1. Outdated Software and Systems:
- Weakness: Running outdated software or operating systems can expose vulnerabilities to be exploited by malicious actors, like what happened recently, defaced or code injection, which could conduct if the intentions are malicious will lead to a compromise of the system and sometimes leak of Personal Data. With the lack of a national Cyber Law and Cyber Security strategy, citizens’ information held by the government could be in danger.
- Solution: Regularly update and patch software, operating systems, and applications. Implement a system for continuous monitoring and prompt patching.
2. Insufficient Cybersecurity & Privacy Awareness:
- Weakness: Lack of awareness among employees about cybersecurity threats and best practices. Also lack of knowledge on how to handle personal data.
- Solution: Conduct regular cybersecurity training for employees. Emphasize the importance of strong passwords, recognizing phishing attempts, and reporting suspicious activities.
3. Inadequate Access Controls:
- Weakness: Poorly managed user access permissions may lead to unauthorized access.
- Solution: Implement a robust access control system, including the principle of least privilege. Regularly review and update user access rights. Use multi-factor authentication for sensitive systems.
4. Limited Incident Response Preparedness:
- Weakness: Insufficient preparation to respond effectively to security incidents.
- Solution: Develop and regularly update an incident response plan. Conduct regular drills and simulations to ensure a rapid and coordinated response to security incidents.
5. Poorly Secured Networks:
- Weakness: Insecure network configurations and inadequate network monitoring.
- Solution: Implement strong network security measures, including firewalls, intrusion detection/prevention systems, and encryption. Regularly audit and monitor network activities for anomalies.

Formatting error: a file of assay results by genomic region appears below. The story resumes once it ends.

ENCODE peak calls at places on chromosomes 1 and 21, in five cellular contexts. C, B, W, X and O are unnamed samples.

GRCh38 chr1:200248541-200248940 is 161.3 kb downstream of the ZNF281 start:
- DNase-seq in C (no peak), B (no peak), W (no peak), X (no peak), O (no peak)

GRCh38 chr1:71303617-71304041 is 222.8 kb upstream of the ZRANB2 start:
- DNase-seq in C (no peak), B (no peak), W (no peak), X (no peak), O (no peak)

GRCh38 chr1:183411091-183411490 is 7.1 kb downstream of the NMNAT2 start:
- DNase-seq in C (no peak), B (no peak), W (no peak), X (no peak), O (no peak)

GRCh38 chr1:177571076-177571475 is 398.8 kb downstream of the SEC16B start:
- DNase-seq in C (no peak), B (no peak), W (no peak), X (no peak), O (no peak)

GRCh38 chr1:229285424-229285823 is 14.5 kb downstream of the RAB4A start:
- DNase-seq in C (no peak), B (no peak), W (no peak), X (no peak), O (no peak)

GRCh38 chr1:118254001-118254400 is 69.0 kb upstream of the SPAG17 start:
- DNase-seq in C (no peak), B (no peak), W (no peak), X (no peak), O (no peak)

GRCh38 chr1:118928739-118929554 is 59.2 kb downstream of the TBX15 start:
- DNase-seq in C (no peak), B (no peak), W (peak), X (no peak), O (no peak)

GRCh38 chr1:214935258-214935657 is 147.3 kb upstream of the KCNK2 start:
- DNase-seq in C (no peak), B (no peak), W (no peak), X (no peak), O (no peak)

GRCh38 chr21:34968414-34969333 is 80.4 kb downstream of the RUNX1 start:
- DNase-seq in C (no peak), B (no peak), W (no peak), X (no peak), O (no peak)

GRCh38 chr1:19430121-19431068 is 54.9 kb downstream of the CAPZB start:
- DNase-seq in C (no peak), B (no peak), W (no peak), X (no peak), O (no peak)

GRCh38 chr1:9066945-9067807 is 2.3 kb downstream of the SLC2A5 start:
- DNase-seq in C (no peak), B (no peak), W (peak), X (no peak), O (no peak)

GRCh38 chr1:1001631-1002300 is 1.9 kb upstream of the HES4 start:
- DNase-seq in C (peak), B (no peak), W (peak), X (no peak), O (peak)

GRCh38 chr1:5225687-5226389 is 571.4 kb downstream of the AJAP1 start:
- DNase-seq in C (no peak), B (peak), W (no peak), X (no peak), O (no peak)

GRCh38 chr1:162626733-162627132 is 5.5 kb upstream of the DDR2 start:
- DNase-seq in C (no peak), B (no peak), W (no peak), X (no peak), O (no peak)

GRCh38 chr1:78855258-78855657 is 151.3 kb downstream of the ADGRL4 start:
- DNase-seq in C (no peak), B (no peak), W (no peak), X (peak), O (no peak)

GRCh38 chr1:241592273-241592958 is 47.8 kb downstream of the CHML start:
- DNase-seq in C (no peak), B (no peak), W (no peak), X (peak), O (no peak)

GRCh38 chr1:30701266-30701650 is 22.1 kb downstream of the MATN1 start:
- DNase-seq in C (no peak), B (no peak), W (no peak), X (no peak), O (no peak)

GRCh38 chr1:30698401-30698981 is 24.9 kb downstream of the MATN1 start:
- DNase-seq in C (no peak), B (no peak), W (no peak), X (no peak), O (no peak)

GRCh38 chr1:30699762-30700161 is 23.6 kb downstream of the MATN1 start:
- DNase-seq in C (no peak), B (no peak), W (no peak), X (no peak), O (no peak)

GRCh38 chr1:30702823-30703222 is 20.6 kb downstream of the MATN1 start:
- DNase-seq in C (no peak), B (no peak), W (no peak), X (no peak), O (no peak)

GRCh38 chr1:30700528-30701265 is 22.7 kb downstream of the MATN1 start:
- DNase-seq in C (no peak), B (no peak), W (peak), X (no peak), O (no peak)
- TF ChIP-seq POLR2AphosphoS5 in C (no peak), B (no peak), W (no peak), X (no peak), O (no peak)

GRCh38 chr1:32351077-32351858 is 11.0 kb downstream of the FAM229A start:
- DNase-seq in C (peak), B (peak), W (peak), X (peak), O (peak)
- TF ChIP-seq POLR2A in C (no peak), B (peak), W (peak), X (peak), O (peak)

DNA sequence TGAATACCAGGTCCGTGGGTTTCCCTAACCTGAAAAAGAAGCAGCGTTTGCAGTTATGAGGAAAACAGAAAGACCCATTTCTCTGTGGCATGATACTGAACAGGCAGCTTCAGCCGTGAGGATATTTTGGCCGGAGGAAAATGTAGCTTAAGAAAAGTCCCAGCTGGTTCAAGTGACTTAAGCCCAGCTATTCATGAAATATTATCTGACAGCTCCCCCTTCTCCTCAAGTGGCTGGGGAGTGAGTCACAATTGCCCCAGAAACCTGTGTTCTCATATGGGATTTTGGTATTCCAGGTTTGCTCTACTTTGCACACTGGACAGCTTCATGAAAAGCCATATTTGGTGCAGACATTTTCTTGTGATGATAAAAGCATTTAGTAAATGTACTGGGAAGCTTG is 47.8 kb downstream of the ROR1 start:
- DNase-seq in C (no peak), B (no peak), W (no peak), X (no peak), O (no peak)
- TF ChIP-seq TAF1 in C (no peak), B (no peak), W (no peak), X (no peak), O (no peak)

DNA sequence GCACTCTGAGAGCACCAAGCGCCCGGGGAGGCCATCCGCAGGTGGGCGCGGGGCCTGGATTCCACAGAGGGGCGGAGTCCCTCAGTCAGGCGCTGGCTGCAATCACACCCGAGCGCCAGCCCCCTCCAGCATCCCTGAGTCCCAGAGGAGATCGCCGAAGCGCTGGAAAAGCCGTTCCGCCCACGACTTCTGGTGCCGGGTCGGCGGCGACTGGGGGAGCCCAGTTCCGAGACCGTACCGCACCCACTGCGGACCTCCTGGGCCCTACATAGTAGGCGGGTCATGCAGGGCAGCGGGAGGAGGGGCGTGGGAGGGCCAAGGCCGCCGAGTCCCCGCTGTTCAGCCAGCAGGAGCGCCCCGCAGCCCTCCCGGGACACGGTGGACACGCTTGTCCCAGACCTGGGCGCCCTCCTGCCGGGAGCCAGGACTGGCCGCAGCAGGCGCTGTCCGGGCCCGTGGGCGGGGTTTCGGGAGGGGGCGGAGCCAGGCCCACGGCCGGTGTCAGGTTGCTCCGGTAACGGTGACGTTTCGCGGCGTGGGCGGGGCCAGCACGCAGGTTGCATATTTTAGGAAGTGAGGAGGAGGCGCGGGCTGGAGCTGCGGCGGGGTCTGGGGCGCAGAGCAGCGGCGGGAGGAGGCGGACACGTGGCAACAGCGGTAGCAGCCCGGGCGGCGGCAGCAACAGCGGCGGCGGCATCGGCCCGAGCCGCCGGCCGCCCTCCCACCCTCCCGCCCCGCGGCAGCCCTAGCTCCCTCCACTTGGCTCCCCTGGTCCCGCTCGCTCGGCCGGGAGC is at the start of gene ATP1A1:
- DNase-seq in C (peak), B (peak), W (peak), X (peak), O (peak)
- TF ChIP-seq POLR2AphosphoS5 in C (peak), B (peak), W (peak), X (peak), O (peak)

6. Lack of Encryption:
- Weakness: Failure to encrypt sensitive data during transmission and storage.
- Solution: Implement encryption protocols for data in transit and data at rest. This includes using secure communication channels (e.g., HTTPS) and encrypting sensitive databases.
7. Supply Chain Vulnerabilities:
- Weakness: Inadequate vetting of third-party vendors and supply chain partners.
- Solution: Establish a rigorous vendor management program. Regularly assess and audit third-party security practices. Ensure that suppliers adhere to cybersecurity standards.
8. Insufficient Security Policies:
- Weakness: Lack of comprehensive cybersecurity policies and procedures.
- Solution: Develop and enforce clear cybersecurity policies covering areas such as data protection, acceptable use, and incident response. Regularly review and update policies to address evolving threats.
9. Inadequate Backups:
- Weakness: Failure to regularly back up critical data.
- Solution: Implement a robust backup and recovery strategy. Regularly test backup systems to ensure data can be restored in the event of a cyber incident.
10. Political and Geopolitical Factors:
- Weakness: Political instability and geopolitical factors may contribute to a challenging cybersecurity landscape.
- Solution: Establish a stable political environment that supports long-term cybersecurity initiatives. Collaborate with international partners for information sharing and assistance.
Addressing these weaknesses requires a comprehensive approach, involving technology, policy, and human factors. It’s important for the Lebanese government to collaborate with cybersecurity experts, engage in international cooperation, and invest in ongoing training and technology upgrades to enhance the resilience of its IT infrastructure.